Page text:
Ever since the famous whistleblower, Edward Snowden leaked the significant information of behind the door data snooping on encrypted systems by local government, public privacy via encryption has been a heated topic of debate in the United States.

Several tech giants are fighting against the demands from law enforcement intermediaries to provide them encryption backdoors for mobile devices and computers.

Encryption Backdoors

The main question, which bounces out of this ever-growing cause of privacy concern, is that if law bodies and government officials were to weaken the system of encryption in order to open backdoor snooping to the good guys, how can we be sure the evil ones won’t figure a way to snoop in as well?

There is a huge legislative battle brewing between political bodies, and our favorite iPhone resides at the core of it. New York and California have drafted bills, which would ban encryption for smartphones unless the manufacturer maintains encryption backdoors into their devices.

Now the fire flames have landed in Capitol Hill. A bipartisan bill, having a length of merely 3 pages (short) has been introduced, which would surely override backdoor endeavors of local legislatures, preventing them from proposing laws banning encrypted smartphone sales in their states or weakening the security of confidential public data.

Four Congress representatives Rep. Ted Lieu (D-Calif.), Suzan DelBene (D-Wash.), Mike Bishop (R-Mich.), and Rep. Blake Farenthold (R-Texas) have proposed that states should be forbidden to demand smartphone makers to equip their product with encryption backdoors technology.

Ensuring National Constitutional Rights of Your Private Telecommunications Act” [The ENCRYPT Act of 2016] – is a proposed federal law that has the stated purpose of overriding “data security vulnerability mandates and decryption requirements” at the state level.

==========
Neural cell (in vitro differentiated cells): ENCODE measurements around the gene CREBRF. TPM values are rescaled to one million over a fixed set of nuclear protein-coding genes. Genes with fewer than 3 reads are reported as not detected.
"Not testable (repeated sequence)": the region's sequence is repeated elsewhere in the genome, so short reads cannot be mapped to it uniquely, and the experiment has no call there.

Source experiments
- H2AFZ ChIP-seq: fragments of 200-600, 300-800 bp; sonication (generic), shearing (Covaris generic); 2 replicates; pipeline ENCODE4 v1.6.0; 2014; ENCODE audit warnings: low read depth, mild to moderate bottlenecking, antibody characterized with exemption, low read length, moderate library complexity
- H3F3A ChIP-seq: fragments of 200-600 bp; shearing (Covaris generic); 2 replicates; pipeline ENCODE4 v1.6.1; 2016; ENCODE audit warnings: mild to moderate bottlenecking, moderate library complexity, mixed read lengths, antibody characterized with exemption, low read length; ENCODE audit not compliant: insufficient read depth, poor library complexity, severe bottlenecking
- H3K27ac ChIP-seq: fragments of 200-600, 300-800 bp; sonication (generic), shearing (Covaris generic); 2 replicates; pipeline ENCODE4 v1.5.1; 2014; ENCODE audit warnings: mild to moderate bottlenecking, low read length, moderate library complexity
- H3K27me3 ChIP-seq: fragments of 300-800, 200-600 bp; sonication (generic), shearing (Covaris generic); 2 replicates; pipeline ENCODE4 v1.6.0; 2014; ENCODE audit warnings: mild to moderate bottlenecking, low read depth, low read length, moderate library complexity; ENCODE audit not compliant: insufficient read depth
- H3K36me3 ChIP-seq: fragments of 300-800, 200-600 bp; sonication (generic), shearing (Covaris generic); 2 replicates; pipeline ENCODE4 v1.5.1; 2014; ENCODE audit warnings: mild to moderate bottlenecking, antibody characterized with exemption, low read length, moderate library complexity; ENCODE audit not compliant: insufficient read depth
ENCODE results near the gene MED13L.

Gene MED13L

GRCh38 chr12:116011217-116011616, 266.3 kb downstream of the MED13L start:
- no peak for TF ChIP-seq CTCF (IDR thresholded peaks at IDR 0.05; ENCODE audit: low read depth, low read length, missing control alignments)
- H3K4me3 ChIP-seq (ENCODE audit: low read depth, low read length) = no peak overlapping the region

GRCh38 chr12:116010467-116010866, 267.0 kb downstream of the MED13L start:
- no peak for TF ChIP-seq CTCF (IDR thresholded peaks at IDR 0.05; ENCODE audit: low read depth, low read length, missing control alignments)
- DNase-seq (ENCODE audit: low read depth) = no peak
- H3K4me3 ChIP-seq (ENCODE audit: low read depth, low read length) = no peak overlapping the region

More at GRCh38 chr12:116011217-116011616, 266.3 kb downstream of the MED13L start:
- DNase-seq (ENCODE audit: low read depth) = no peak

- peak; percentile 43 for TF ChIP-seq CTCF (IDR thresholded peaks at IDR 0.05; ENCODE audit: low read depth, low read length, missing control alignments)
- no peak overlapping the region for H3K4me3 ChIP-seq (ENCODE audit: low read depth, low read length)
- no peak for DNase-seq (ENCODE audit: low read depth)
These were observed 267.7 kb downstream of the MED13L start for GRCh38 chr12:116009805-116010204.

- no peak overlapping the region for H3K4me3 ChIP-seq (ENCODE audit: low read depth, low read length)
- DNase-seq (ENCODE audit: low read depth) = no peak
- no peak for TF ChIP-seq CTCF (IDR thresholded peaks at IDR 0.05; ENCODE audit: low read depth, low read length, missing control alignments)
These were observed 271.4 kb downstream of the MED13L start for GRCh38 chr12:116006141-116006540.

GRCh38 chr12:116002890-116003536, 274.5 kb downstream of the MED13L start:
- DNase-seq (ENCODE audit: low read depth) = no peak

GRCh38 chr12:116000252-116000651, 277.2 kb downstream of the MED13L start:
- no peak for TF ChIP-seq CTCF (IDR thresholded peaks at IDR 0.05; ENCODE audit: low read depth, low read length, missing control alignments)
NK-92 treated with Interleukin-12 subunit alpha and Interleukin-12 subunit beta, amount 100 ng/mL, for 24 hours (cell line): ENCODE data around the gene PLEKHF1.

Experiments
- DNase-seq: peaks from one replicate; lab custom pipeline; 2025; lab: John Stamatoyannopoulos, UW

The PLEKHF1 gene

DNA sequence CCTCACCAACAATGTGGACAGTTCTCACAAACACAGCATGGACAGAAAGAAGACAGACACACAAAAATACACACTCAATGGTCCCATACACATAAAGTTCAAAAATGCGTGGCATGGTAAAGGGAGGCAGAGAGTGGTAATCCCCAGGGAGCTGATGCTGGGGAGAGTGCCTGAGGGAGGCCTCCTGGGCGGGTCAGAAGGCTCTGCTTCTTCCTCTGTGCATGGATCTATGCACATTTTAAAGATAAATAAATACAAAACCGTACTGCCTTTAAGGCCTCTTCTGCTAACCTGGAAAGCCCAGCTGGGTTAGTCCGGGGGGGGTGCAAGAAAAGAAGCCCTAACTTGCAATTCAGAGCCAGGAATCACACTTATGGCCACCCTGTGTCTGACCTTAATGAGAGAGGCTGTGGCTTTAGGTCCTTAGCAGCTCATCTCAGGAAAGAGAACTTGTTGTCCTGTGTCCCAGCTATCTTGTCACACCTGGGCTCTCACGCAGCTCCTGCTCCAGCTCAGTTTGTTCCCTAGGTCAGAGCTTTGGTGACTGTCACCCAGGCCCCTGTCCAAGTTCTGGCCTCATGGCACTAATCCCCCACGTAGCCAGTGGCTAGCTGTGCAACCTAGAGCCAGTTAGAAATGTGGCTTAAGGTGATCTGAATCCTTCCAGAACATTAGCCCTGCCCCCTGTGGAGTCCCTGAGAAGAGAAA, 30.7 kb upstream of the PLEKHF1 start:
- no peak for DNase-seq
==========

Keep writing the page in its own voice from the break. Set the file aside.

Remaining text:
These four Congressmen filed this bipartisan bill earlier this week, which would forbid states or any other part from hunting alterations to devices for the aim of enabling user surveillance. The bill would also block the government from looking for the various abilities to decrypt data, which is otherwise highly unintelligible.

The proposal, although, would effectively leave the decision up to Congress regarding encryption backdoors. It would abstain from the patchwork of regulations and laws, which may arise if individual counties, towns, cities, and states wrote their separate rules. The patchwork would eventually make the smartphone sales confusing and, therefore, would meddle with interstate businesses.

Whether government authorities should be provided with a backdoor to approach encrypted smartphones has been a ceaseless tug-of-war between government officials and power players of the Silicon Valley namely Facebook, Apple, Google, etc, but these pair of lawmakers sincerely hope that newly proposed bill by them might have the final word when it arrives at safeguarding smartphone security.

Rep. Ted Lieu (D-Calif.), is one of the four Congress representatives. He comes with a degree in computer science and collaborated with Blake Farenthold, who happens to be a member of the House Judiciary and the House Oversight, to propose the bill on Wednesday, Encrypt Act of 2016.

Lieu explained, “It is completely technologically unworkable for individual states to mandate different encryption standards in consumer products. Apple can’t make a different smartphone for California and New York and the rest of the country.” Further he added, “Encryption is a key component of maintaining individual privacy, if governments mandate that technology companies create a back door to access encrypted information, it inherently blows a hole of vulnerability in that technology that can be exploited by thieves, spies, and hackers who can also try to access the information for their own nefarious purposes. As Congress continues to explore this issue at the federal level, the ENCRYPT Act is necessary to prevent states from creating a patchwork of different encryption standards that would harm US security and innovation,

Ryan Hagemann, a civil and technology liberties policy analyst, addresses that the ongoing efforts of the state to ban encryption on smartphone set a riskier precedent. He feels that proposing Encrypt Act won’t end the fight.

Cyrus Vance Jr., New York District Attorney is one of the numerous officials for law enforcement arguing that it is becoming almost impossible for them to obtain any evidence from smartphones belonging to the criminals because it can be only unlocked by the owner. Not even the manufacturer records a copy of the mobile passcode.

James Comey, FBI Director, argues that locked smartphones are extremely affecting local enforcement of the law.

Practically, the technologists are unanimous in approving that demanding tech companies to offer anything less than a robust encryption would lead to a risk where criminal hackers will snoop inside to abuse the latest vulnerabilities via the backdoor medium.

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